3. Great series on the overstated sq/ft of Manhattan real estate. I’ve been following the series since you started and completely agree with your statements and conclusion. I believe there is a standard method to measure every property and realtors need to be held accountable for the overstating of sq/ft.
    I have been a Realtor with Royal LePage for nearly 11yrs now, and I am still amazed within our industry and how many times I see over stated sq/ft on residential listings. Within our Realtor MLS program we have a property history option to easily see the entire history on any MLS property. If I were to pick any 10 listings from that data base and pull the entire MLS listing history for each property possibly only one listing might have a consistent square footage over the entire property history.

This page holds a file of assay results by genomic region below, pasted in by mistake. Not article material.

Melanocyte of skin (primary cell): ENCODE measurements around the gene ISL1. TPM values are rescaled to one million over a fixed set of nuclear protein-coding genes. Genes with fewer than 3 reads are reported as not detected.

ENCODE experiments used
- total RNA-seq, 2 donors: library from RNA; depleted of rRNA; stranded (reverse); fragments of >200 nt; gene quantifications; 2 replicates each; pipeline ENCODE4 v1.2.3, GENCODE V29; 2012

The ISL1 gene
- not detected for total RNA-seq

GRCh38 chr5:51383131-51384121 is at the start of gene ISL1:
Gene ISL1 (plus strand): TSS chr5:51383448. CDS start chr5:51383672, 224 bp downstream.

Calgary is no were near the price per sq/ft as Manhattan, but if you take into account the average home here is aprox $476,000 and the average price per sq/ft is aprox $317 per sq/ft that adds up to a fair amount of money when the size is over stated 50 – 100 + sq/ft. In some of the larger Calgary homes between 1,800 to 2,200 + sq/ft the overstating of size seems to be even more of a problem. It is not uncommon to show one of these homes and pull the property history and see a variance of sq/ft between 200 – 450 sq/ft. I was in a property the other day measuring it to put on the market later this month, and the previous listing history was all over the map. Over the lifetime of the property there was no additions added and in the first MLS listing it stated 1,850 sq/ft, in the second it stated 2,050 and in the third it sated 2,280. Myself and the home owner measured the property three times in every way possible and the sq/ft each time added up to 1,860. I later confirmed our sq/ft off of original blue prints provided by the home owner. This property was purchased in 2004 for $245,000 when prices were considerably lower, but even at that time that overexageration of sq/ft left the buyer out $10,080. In today’s market it would be more like $21,000 thousand if listed at the last listings sq/ft. I am not sure how many buyers like to leave that kind of money on the table.